Revealed: MPs Who Have Not Spoken in Parliament for One Year

August 10, 2023

In the inaugural assessment report for the 13th Parliament released by the Mzalendo Trust Executive, it has been revealed that a year after the Kenyans elected their leaders, a total of 15 Members of Parliament have remained silent on the parliamentary floor throughout the year.

Interestingly, a few of these individuals made the list in the evaluation reports for the 12th Parliament. They include the outspoken Kapseret MP Oscar Sudi, George Aladwa (representing Makadara), and Nakuru Town West MP Samuel Arama.

Lawmakers who have not yet delivered their inaugural speeches in the National Assembly include Sportpesa CEO Ronald Karauri (representing Kasarani), Mohamed Soud (representing Mvita), Elizabeth Kailemia (Meru Woman MP), Paul Chebor (representing Rongai), Ernest Kagesi (representing Vihiga), Joseph Iraya (nominated), Teresia Wanjiru (nominated), and Muthoni Marubu (Lamu Woman MP).

According to Mzalendo Trust, the findings reveal an ongoing pattern where approximately one-third of Members of Parliament contribute minimal substantive input to parliamentary discussions.

The data indicates that, on average, a Member of Parliament (MP) addressed the floor approximately 10 times. A significant majority, encompassing 68.14 percent of the National Assembly’s members (187 individuals), spoke fewer than 10 times.

Contrastingly, a member of the Senate, on average, participated in discussions around 41 times. Only a solitary senator spoke less than 10 times, with the majority engaging in 50 or more plenary discussions.

Prominently active figures within the National Assembly included Dr. Makali Mulu (representing Kitui Central), Beatrice Elachi (representing Dagoretti North), James Nyikal (representing Seme), and Ken Chonga (representing Kilifi South).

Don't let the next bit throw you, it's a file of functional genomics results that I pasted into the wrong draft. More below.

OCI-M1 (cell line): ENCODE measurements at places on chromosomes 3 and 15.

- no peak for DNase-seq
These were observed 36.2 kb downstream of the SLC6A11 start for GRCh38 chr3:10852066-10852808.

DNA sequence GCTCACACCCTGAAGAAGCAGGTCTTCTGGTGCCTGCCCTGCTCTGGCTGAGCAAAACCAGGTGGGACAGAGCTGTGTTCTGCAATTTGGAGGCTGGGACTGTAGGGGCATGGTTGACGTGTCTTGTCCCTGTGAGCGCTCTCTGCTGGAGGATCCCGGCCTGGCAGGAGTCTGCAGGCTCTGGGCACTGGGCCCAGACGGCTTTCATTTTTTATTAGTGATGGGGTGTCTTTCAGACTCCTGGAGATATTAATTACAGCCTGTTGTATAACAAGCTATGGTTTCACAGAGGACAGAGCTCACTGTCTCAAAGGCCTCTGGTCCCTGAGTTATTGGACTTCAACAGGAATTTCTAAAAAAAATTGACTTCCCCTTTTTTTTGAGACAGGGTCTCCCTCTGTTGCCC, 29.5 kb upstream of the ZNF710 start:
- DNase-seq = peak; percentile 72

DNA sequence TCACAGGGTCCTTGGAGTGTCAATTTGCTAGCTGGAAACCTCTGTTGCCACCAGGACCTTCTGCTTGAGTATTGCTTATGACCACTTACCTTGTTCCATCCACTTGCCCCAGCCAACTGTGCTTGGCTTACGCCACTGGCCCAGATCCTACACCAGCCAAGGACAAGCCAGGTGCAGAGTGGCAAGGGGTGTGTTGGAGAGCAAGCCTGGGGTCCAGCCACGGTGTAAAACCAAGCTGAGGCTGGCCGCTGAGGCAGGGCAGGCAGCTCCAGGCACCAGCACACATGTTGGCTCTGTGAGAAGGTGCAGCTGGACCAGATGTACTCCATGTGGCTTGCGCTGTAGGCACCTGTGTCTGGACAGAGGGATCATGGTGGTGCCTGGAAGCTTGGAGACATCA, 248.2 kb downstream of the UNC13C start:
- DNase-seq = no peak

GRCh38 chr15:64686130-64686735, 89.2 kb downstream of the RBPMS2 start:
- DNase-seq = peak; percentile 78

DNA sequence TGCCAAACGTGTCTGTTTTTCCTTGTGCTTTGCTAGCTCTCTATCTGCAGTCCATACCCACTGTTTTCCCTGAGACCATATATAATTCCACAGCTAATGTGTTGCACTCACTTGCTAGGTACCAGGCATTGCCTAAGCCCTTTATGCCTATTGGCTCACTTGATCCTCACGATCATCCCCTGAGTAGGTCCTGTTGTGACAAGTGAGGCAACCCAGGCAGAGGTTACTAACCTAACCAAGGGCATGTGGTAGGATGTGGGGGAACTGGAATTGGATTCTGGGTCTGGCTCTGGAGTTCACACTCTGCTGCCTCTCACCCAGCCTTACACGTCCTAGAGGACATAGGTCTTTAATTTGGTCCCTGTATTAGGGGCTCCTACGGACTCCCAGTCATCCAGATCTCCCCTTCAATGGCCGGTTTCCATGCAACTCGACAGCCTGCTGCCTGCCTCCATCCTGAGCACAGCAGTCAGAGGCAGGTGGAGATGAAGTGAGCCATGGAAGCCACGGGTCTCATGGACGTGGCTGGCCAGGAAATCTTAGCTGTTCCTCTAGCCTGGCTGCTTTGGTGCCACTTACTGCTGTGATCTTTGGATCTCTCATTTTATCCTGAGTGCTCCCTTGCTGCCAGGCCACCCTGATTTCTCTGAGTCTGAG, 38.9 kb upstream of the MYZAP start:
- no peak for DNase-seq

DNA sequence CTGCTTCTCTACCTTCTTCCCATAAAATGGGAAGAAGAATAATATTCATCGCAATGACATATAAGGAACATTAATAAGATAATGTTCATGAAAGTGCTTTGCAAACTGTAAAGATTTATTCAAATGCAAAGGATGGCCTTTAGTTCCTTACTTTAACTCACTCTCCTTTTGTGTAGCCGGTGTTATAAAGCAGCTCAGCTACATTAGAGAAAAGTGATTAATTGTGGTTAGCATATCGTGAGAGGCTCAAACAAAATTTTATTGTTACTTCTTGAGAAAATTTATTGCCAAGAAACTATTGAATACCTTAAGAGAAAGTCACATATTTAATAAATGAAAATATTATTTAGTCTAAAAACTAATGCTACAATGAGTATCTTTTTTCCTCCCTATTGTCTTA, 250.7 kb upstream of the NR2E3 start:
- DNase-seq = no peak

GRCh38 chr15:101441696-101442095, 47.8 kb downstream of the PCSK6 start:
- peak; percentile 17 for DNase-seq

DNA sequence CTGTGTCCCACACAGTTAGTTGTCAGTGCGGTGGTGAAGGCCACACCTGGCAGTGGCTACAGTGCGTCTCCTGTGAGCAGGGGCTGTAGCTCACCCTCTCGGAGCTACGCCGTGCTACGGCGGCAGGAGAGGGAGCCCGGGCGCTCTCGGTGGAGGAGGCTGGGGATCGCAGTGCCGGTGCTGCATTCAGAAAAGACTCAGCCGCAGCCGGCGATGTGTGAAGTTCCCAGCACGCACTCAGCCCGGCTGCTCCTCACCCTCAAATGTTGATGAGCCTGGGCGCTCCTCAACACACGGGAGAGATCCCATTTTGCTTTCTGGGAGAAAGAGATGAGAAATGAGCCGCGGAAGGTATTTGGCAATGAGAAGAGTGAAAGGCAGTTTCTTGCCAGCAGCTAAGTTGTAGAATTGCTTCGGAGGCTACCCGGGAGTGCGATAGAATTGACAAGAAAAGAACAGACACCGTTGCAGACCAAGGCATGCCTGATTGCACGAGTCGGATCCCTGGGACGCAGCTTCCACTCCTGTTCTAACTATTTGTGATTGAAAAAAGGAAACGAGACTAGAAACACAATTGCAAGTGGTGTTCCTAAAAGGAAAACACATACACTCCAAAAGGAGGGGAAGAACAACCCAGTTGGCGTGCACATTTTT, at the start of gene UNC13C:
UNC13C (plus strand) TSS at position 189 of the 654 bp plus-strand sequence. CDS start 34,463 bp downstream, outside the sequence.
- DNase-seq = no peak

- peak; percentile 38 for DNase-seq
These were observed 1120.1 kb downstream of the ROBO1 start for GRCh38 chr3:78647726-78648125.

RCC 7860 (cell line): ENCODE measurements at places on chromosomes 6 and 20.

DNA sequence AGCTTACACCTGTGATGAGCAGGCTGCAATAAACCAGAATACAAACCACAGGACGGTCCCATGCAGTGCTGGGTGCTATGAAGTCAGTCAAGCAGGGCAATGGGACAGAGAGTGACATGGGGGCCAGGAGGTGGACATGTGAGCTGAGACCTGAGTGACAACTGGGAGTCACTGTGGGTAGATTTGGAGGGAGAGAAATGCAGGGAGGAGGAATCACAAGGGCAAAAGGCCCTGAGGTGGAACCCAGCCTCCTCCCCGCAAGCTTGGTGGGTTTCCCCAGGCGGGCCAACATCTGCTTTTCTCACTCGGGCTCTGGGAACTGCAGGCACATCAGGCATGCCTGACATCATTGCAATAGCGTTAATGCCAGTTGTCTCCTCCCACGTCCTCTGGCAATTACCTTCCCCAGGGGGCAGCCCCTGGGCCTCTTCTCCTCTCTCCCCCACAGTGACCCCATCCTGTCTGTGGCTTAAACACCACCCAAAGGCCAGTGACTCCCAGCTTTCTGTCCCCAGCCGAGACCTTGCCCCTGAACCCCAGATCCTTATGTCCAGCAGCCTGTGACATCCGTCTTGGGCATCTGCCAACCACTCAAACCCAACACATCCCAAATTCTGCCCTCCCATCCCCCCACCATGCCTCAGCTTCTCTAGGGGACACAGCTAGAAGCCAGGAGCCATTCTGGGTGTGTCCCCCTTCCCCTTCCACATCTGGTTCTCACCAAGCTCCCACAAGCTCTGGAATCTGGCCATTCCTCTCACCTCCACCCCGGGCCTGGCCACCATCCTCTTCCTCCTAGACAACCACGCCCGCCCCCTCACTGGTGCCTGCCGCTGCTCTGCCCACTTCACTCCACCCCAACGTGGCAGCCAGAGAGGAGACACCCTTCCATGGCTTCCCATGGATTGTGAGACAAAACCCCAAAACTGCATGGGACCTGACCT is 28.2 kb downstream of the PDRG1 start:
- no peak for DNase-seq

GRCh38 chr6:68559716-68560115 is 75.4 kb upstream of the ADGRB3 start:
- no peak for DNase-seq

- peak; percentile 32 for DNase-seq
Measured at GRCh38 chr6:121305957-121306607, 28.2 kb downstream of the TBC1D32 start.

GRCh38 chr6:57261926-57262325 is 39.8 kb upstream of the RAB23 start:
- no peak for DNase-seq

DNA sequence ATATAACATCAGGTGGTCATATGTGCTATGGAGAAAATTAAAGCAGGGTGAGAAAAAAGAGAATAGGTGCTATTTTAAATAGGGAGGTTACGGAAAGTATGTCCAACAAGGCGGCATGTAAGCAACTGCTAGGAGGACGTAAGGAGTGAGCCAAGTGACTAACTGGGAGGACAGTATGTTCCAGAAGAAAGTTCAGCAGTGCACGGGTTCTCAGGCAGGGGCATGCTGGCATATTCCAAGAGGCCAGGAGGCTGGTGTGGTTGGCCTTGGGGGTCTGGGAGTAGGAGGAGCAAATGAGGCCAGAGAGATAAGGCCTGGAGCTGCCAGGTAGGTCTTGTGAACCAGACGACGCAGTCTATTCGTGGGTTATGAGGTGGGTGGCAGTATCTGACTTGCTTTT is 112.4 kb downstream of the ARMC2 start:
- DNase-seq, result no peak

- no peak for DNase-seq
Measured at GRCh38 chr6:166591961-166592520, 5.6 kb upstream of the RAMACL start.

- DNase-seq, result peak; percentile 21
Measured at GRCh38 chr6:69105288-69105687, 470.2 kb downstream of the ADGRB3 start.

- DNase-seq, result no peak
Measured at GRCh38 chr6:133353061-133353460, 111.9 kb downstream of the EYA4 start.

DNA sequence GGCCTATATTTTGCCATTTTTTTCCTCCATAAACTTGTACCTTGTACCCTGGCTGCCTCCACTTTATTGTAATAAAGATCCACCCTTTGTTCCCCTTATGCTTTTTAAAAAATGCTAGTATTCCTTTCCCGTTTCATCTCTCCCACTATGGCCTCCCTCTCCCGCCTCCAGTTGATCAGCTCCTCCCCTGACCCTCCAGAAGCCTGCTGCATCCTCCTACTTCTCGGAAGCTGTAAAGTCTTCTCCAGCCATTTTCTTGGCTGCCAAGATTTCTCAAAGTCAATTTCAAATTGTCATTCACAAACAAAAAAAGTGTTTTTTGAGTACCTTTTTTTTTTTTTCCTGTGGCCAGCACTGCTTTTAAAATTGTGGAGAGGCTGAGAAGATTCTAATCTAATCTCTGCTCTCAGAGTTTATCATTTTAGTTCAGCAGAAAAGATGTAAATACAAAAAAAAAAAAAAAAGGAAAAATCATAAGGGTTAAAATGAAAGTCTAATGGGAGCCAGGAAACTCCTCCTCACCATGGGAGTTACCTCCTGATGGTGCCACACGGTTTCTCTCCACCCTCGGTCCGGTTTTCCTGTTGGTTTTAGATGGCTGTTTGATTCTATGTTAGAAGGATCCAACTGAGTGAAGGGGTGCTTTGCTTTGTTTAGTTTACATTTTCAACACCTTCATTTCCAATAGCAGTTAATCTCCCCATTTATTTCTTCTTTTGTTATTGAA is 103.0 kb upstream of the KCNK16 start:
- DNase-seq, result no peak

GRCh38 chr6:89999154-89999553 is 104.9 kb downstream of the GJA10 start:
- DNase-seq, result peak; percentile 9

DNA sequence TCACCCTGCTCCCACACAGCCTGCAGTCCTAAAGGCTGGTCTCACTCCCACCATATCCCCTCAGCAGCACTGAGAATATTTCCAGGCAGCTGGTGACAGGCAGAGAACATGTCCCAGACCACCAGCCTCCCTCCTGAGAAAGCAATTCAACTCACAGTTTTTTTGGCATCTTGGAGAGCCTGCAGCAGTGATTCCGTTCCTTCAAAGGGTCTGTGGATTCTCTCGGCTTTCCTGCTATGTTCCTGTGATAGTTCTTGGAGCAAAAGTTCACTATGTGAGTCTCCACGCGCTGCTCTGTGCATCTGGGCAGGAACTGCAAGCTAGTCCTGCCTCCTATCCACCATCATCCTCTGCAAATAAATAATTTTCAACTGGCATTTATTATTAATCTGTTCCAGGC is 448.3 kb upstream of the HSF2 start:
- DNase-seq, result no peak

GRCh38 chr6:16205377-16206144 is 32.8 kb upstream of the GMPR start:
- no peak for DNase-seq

Within the Senate, notable contributors were Samson Cherargei (representing Nandi), Eddy Oketch (representing Migori), John Kinyua (representing Laikipia), and Mohamed Faki (representing Mombasa).

The report also highlights a discord between the priorities pursued by Parliament and the expectations of the citizens throughout the past year.

“There has been a mismatch between citizens’ expectations and Parliament’s actions. Whereas citizens have invested heavily in public participation, the results have not been reflected in the most anticipated legislative proposals,” said Mzalendo Trust Executive Director, Caroline Gaita.

“For instance, despite public outcry on the high cost of living, members of the National Assembly did not heed Kenyans’ calls to reject certain punitive clauses of the Finance Bill, 2023. The exercise was marred by political chicanery and sharp partisan positions that obscured objectivity in debating the proposals of the Bill.”

Ms. Gaita implored lawmakers to step up and ensure that the legislative agenda of the 13th Parliament aligns with the aspirations of the Kenyan population.

“This can be done by entrenching public participation, and ensuring it is not a mere procedural technicality,” she said.

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